Learning from Mars

If you went to elementary school circa the 1960s, you remember that one of the few times TV was brought into the classroom—likely a dusty, early model, enormous 21-inch Zenith B&W CRT with bent rabbit ears, strapped to a prison issue, grey steel rolling wheel cart—was for the Apollo lift offs, splash downs, and moon walks. During those turbulent years of hard-won civil rights and compounding economic expansion, you might have dreamed about growing up to be the next Mick Jagger, but it is equally possible you aspired to have The Right Stuff and be the next Neil Armstrong.

The Space Race captured our imaginations. We watched in awe as the first boot imprint and an American flag were planted in the Sea of Tranquility. We lost sleep with the good people at Houston who had “a problem” bringing home Apollo 13. It was all so captivating, the science in our textbooks was made real, technology was cool, and the Warp Factors of Star Trek seemed someday plausible. I’m glad I got to experience that as a child—it made childhood more childlike and less childish. The Little Prince would have been proud.

Much has been written about the fall off in public enthusiasm for the space program after the tapering Apollo missions and the less grandiose but still near miraculous Space Shuttle missions. As we left The Cold War behind with the collapse of the Soviet Union, we came to worry less about controlling our Solar System. Satellites became our path to better television and radio entertainment, not so much a magic portal to the future as a manufactured bridge to enhanced convenience. It all became ordinary, and then expensive, a difficult pair to keep at the high-end of federal funding without public enthusiasm. We moved on, to the information age, to the PC revolution, to the wildly lucrative internet. NASA was scaled back year after year, and although we knew that wasn’t optimal, we were largely okay with it.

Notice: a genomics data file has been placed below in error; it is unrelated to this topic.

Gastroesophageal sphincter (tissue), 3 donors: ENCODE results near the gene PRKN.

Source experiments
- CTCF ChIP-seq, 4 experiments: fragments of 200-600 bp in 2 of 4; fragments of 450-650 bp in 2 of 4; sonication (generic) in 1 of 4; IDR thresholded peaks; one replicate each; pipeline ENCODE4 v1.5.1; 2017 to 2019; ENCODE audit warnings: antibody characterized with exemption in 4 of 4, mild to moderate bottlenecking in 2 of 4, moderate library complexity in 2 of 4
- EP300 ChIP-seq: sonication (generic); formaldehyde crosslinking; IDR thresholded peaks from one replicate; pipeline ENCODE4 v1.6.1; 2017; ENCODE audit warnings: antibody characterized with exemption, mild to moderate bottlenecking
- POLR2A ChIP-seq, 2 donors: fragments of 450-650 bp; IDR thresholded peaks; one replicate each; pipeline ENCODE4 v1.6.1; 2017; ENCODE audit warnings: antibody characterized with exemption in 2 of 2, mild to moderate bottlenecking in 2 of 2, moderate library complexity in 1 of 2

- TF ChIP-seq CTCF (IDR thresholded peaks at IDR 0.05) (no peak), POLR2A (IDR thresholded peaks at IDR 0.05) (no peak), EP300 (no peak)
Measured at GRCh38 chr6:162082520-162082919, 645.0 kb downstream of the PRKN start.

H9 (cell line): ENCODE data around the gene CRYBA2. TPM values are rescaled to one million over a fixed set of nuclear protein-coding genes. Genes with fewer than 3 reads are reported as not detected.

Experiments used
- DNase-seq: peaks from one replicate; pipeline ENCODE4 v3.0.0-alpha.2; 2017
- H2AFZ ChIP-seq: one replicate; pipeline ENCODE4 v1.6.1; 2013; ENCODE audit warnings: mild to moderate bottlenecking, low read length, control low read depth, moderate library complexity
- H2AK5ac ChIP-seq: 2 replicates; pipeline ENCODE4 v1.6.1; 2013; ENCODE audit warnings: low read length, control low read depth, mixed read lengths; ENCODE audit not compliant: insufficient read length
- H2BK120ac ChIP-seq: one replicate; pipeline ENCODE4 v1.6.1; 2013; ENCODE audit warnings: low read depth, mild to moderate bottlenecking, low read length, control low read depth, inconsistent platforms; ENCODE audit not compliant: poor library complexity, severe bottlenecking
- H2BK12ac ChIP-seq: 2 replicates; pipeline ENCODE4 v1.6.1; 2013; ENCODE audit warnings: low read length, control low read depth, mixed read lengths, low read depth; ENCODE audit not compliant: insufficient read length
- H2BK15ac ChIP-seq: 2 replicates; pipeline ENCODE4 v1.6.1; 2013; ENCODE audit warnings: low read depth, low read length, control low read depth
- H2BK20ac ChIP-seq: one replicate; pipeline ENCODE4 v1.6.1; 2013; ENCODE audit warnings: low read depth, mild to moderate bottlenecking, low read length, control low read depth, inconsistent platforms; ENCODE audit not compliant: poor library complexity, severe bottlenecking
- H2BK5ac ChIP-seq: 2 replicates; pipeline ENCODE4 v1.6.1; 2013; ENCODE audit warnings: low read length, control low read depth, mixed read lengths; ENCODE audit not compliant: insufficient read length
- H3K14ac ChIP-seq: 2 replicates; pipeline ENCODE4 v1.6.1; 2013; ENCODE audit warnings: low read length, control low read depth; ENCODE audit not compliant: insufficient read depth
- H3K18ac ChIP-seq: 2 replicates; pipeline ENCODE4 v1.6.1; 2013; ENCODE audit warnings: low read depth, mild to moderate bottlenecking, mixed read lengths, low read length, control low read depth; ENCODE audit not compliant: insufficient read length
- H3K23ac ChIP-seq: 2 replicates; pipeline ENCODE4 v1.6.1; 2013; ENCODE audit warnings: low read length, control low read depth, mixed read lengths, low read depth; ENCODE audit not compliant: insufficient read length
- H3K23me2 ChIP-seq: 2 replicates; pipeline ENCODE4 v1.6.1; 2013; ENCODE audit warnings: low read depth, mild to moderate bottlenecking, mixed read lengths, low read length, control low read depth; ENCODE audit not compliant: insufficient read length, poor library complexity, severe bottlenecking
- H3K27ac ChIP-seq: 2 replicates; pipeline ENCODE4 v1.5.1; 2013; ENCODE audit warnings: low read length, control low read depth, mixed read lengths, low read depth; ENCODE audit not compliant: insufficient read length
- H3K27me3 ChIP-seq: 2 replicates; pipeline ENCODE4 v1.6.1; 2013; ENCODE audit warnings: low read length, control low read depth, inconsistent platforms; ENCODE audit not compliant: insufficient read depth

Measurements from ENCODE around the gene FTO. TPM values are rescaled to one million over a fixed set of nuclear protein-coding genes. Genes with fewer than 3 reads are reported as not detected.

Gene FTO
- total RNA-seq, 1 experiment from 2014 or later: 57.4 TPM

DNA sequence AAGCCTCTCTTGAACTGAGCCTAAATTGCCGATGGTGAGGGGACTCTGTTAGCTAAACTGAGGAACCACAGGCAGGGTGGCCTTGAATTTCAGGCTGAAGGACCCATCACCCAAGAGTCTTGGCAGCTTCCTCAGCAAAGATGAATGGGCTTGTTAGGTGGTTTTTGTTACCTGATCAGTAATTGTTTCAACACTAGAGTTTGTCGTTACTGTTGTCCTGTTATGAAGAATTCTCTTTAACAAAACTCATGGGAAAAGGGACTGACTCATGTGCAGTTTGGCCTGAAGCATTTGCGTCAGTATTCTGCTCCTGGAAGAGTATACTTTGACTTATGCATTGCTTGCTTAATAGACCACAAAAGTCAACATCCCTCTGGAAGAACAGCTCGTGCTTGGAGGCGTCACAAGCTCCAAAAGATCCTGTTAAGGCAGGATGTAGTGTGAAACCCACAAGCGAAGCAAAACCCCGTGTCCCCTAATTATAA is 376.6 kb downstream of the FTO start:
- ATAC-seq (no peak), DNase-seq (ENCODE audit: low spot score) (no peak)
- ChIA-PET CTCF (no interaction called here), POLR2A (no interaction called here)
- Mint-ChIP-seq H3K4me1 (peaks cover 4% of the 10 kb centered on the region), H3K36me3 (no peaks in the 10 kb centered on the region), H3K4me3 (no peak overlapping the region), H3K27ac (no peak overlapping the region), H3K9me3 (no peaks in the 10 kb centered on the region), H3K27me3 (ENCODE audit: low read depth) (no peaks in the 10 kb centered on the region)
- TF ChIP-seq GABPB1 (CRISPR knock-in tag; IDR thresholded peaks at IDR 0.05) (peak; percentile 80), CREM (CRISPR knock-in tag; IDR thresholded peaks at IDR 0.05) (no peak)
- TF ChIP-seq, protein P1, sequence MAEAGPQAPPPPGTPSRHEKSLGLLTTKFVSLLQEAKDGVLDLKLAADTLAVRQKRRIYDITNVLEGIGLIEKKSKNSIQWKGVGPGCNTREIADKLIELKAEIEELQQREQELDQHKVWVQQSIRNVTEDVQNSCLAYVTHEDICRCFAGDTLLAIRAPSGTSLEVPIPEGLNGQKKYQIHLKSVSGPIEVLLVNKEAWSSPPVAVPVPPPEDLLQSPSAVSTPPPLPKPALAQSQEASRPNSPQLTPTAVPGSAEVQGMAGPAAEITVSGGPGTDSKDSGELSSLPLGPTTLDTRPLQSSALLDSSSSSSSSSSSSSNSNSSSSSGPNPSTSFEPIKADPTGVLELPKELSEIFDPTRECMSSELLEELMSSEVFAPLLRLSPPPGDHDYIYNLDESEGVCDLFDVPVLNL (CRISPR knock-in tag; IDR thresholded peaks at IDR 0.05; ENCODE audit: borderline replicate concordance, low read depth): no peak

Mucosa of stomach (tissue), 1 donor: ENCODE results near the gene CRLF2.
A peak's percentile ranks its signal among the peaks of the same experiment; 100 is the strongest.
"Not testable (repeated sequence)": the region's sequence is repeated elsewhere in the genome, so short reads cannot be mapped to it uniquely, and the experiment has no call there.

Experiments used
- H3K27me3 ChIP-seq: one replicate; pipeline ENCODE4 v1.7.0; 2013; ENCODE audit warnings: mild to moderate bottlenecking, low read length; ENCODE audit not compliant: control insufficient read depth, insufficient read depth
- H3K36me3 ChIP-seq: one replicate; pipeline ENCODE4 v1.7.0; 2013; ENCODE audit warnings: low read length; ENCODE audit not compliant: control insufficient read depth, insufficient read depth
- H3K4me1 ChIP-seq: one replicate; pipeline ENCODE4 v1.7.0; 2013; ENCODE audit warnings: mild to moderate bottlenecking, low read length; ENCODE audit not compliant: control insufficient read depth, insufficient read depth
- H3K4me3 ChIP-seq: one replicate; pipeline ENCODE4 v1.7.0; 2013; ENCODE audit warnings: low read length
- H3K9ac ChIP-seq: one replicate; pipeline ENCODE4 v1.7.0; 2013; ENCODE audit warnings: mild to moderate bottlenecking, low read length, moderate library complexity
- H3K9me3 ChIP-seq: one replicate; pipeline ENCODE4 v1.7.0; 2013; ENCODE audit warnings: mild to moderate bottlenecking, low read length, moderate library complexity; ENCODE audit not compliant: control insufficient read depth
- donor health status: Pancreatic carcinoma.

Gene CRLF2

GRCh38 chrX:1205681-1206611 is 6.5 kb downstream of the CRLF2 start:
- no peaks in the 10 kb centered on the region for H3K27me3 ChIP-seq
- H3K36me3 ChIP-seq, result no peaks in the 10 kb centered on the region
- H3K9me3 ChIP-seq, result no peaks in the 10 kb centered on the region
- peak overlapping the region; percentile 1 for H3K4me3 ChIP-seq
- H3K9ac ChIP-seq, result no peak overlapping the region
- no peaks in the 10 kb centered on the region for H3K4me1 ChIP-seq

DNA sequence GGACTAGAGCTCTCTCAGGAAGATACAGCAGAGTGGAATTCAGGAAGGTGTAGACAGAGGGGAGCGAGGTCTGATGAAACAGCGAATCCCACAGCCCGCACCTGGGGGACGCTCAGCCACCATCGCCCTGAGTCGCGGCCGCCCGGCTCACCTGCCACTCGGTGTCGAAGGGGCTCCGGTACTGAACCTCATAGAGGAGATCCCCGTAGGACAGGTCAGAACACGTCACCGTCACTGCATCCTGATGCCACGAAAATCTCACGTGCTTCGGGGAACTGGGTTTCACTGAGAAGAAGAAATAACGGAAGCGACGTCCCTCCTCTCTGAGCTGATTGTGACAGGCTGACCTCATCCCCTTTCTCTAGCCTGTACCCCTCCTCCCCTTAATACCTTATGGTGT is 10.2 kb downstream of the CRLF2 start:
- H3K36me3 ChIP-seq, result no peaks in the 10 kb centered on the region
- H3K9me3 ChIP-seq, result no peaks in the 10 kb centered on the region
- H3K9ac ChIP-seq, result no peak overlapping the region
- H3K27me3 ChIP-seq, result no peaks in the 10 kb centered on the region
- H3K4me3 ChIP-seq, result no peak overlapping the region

Too often we forget all the ancillary learning that occurred as part of space exploration—not just the nifty consumer products like cordless power tools and vastly improved athletic shoes, but the processes of working together in high function teams. Getting tonnage into and out of space safely has never been a job for individual heroes as much as it sets the tone for working together in groups, combining scientific work methods that emphasize cooperation, breaking down gigantic projects into manageable tasks. Engineering is a profession of shared ideas, where the accuracy of each single contribution matters immensely, but the compiled knowledge of all participants matters even more. We take so much of that kind of process for granted now when we bite off big chunks. I wonder if we take appropriate time to digest just what the process of doing the incredible really means.